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Resultados 1 - 20 de 1.426
BMJ ; 380: 59, 2023 01 10.
Artigo em Inglês | MEDLINE | ID: mdl-36627124

Greve , Humanos , Governo
Nature ; 613(7944): 422-423, 2023 Jan.
Artigo em Inglês | MEDLINE | ID: mdl-36631588
Am J Nurs ; 122(12): 20-21, 2022 12 01.
Artigo em Inglês | MEDLINE | ID: mdl-36384790


Strikes highlight common nursing challenges and concerns.

Enfermeiras e Enfermeiros , Greve , Humanos
Lancet ; 400(10366): 1844-1845, 2022 11 26.
Artigo em Inglês | MEDLINE | ID: mdl-36375484
Lancet ; 400(10359): 1181, 2022 10 08.
Artigo em Inglês | MEDLINE | ID: mdl-36215995

Médicos , Greve , Humanos
BMJ ; 379: o2384, 2022 10 03.
Artigo em Inglês | MEDLINE | ID: mdl-36191950
Health Econ ; 31(11): 2499-2511, 2022 11.
Artigo em Inglês | MEDLINE | ID: mdl-35929809


Hospital strikes in the Portuguese National Health Service (NHS) are becoming increasingly frequent. This paper analyses the effect of different health professionals' strikes (physicians, nurses, and diagnostic and therapeutic technicians (DTT) - DTT) on patient outcomes and hospital activity. Patient-level data, comprising all NHS hospital admissions in mainland Portugal from 2012 to 2018, is used together with a comprehensive strike dataset with almost 130 protests. Data suggests that hospital operations are partially disrupted during strikes, with sharp reductions in surgical admissions (up to 54%) and a decline on both inpatient and outpatient care admissions. The model controls for hospital characteristics, time and regional fixed effects, and case-mix changes. Results suggest a modest increase in hospital mortality limited for patients admitted during physicians' strikes, and a slight reduction in mortality for patients already at the hospital when a strike takes place. Increases in readmission rates and length of stay are also found. Results suggest that hospitals and legal minimum staffing levels defined during strikes are not flexible enough to accommodate sudden disruptions in staffing, regardless of hospital quality in periods without strikes.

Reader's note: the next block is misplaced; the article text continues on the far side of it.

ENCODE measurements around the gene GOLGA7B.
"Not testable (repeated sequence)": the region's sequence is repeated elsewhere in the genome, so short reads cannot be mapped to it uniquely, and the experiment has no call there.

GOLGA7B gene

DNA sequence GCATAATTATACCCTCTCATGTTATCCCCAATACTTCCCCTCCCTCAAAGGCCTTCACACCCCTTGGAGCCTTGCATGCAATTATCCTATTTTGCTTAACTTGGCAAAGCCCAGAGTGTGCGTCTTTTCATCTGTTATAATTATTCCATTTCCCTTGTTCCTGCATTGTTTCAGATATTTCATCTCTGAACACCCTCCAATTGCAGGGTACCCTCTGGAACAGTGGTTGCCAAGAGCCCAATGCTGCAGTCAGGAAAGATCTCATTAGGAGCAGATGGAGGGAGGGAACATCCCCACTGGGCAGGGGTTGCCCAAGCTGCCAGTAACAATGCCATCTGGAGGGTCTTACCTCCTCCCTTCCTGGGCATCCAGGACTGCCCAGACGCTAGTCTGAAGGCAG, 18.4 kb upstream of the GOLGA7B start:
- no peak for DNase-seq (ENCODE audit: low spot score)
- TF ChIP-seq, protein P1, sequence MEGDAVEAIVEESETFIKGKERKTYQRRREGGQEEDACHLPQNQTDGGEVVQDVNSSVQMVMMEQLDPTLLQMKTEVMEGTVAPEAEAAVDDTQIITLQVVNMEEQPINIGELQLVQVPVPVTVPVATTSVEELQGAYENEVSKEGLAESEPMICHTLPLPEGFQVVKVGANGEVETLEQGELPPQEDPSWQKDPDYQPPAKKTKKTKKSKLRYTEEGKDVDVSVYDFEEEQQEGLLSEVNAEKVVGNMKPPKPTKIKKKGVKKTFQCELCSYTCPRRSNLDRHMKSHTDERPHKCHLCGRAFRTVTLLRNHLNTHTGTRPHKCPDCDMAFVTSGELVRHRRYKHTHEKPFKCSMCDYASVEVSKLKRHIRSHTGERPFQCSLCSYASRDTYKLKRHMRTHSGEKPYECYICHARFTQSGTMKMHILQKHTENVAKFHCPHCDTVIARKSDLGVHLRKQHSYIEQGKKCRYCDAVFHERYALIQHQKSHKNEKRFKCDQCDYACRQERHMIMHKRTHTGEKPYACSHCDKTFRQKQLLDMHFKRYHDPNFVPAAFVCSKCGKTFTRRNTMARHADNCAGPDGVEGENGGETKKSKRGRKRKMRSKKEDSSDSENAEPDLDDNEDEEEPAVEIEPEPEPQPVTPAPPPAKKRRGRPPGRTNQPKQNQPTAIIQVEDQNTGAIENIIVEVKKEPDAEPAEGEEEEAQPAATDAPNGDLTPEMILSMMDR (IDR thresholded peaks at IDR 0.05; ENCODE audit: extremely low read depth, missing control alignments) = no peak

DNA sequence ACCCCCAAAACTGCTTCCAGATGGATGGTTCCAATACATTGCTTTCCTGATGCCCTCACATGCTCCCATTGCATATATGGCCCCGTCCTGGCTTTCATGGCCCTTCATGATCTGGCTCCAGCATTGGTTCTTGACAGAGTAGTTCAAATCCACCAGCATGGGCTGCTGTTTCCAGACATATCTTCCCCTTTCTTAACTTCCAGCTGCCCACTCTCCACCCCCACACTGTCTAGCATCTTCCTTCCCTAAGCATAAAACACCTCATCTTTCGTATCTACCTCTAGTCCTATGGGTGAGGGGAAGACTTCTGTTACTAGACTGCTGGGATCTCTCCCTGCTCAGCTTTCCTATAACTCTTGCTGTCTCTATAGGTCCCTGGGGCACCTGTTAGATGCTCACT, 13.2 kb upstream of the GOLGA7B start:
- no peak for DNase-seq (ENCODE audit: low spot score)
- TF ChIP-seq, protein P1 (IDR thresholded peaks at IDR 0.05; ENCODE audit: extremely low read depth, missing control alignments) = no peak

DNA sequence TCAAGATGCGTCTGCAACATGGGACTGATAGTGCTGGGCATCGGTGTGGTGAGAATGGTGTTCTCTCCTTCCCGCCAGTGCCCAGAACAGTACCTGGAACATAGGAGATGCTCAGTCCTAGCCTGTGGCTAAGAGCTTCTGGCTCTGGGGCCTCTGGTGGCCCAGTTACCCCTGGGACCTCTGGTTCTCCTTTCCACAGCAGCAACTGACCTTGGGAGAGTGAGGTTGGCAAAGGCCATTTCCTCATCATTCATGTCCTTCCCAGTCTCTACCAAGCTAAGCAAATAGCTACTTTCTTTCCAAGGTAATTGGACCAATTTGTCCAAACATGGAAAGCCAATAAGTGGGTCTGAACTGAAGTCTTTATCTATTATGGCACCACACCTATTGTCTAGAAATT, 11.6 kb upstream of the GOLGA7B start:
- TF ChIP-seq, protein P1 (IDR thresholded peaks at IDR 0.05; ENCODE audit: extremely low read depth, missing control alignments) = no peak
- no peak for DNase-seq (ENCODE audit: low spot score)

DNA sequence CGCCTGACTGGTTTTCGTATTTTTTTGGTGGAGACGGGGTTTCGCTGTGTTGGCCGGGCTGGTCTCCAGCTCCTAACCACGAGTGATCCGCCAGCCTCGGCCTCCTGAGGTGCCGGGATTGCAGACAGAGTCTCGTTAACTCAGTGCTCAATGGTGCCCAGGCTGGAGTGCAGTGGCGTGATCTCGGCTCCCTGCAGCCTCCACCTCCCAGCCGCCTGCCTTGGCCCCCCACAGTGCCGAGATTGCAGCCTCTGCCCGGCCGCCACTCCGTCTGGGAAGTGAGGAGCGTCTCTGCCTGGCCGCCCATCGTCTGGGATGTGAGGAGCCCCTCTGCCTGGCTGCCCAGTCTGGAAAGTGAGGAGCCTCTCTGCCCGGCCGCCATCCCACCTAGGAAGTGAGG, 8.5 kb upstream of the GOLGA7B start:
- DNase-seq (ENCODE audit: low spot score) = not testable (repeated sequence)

Medicina Estatal , Greve , Mortalidade Hospitalar , Hospitais , Humanos , Tempo de Internação , Readmissão do Paciente , Portugal
BMJ ; 378: o1768, 2022 07 15.
Artigo em Inglês | MEDLINE | ID: mdl-35840141
BMJ ; 377: o1458, 2022 06 14.
Artigo em Inglês | MEDLINE | ID: mdl-35700985
Nurs Ethics ; 29(5): 1152-1173, 2022 Aug.